I’m off to my (counting…March, June, July, August) fifth wedding of the year this weekend. D’s cousin and her longtime steady Freddy are finally tying the knot.
D wanted to get them something unique so we went to a vintage store in the East Village Monday afternoon. While browsing, I became fixated on a wooden table lamp.
The base of the lamp was decorated to look like the floor of a play room. There were alphabet blocks and two small teddy bears. One bear sat on a rocking chair and the other sat on the floor next to the chair, holding a ball. Their painted faces and smiles were faded. The metal legs of the chair were rusted and disconnected from the base. The chair tipped over backwards when I rocked it.
Tracing the edges of each figure with my finger, I realized why I was so fixated and was filled suddenly with panic. Where was mine? Had I thrown it out and forgotten that I did?
I was going home to visit my mom that night for other reasons but looking for my lamp became my first priority.
When we got home from the train station, I asked her if we had thrown it out, or if she knew where it was. She knew, as she always does, exactly where it was and pulled it out of our junk closet for me.
“Shade is probably broken it’s so oooold,” she said.
There was a tear in the paper shade but it wasn’t noticeable, and the rest of the lamp was just as I remembered it…
The blue train on the silver tracks, “Engine No. 9,” the bell I painted white with whiteout to hide its rust, the arm-less little girl in her blue dress and red hat…The flower pattern on the shade (which projected the perfect dome of light)…And the music.
I turned the girl in her blue dress and red hat a few times (the key to the lamp’s music box), and watched her spin around to a sweet familiar melody that can only be plucked out by the mechanical pins of a singular tiny orchestra…
My lamp! It was still there, safe at the home of my permanent address, not yet discarded as it once was, which is how I came to own it.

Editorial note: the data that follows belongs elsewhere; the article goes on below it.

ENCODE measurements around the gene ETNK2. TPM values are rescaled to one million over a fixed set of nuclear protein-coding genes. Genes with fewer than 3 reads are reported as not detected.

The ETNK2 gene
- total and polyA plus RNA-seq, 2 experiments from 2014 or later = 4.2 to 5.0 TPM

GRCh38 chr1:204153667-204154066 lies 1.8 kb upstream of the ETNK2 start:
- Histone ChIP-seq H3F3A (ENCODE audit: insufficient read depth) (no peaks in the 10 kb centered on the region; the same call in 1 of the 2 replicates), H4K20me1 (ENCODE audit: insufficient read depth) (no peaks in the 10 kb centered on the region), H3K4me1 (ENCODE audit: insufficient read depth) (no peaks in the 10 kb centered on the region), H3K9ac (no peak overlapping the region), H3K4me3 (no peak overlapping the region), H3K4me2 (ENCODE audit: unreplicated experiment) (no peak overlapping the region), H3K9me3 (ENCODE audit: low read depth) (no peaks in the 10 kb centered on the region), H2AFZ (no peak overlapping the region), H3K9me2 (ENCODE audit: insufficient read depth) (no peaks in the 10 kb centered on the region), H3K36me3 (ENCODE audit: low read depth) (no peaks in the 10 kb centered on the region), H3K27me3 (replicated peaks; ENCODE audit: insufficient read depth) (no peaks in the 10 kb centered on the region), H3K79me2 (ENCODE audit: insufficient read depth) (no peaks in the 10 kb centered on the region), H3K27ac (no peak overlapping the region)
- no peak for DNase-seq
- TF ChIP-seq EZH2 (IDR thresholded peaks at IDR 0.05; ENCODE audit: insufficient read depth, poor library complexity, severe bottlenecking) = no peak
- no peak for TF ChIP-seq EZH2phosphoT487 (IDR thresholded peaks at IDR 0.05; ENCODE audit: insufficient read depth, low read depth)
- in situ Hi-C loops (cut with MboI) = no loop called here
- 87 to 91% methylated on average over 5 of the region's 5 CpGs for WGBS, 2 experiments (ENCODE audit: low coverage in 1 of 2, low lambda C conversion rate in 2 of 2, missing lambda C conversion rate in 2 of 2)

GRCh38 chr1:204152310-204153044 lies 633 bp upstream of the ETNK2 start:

Garage sailing (rummaging, antiquing) is a pastime now that many people enjoy. Growing up, it was, for my family, a necessity.
Rarely did my parents buy anything new. Everything we owned during the first few years we lived in the states was secondhand. (The first new thing we bought was a set of velour couches in Kermit the Frog green. Yum!)
I don’t remember the garage or yard or actually buying the lamp, but I do remember we were living in St. Louis at the time. I was six.
Since then, it has survived five moves, traveling halfway across the country with me from Missouri to New Jersey, with West Virginia and Pennsylvania in between.
Its lullaby lulled me to sleep nearly every night of my first year in Clayton, Missouri, my first year in a new country. In West Virginia, it sat on a table between my and my grandmother’s bed, near a window that faced those grand eastern Appalachian mountains. In West Virginia, its light was on when I heard the screams of a mountain lion for the first time.
I learned to write short stories, do algebra, memorize lines for my first school play and run a Barbie tea and coffee shop with my dad under its perfect dome of light, in Pennsylvania.
In New Jersey, its light stayed on for as long as I stayed up, writing in my journal after the worst fights with my parents, studying for exams and SAT’s…
I don’t remember when I relegated my lamp to the junk closet. Probably that year I decided I was too old for everything — fake jewelry, denim skirts, blue eyeshadow, living at home, junky toy lamps.
When did its first owner decide she was too old for it? How did the little girl in her blue dress and red hat lose her arms?
I’m 28 now. Live in Manhattan, recycle to a fault and buy organic.
I work for a bank, shun excess material possessions but scour “vintage shops” as a pastime.
I’m still too old for everything, so am searching for new things that have been used, to remind me of feelings and things I had when I was young.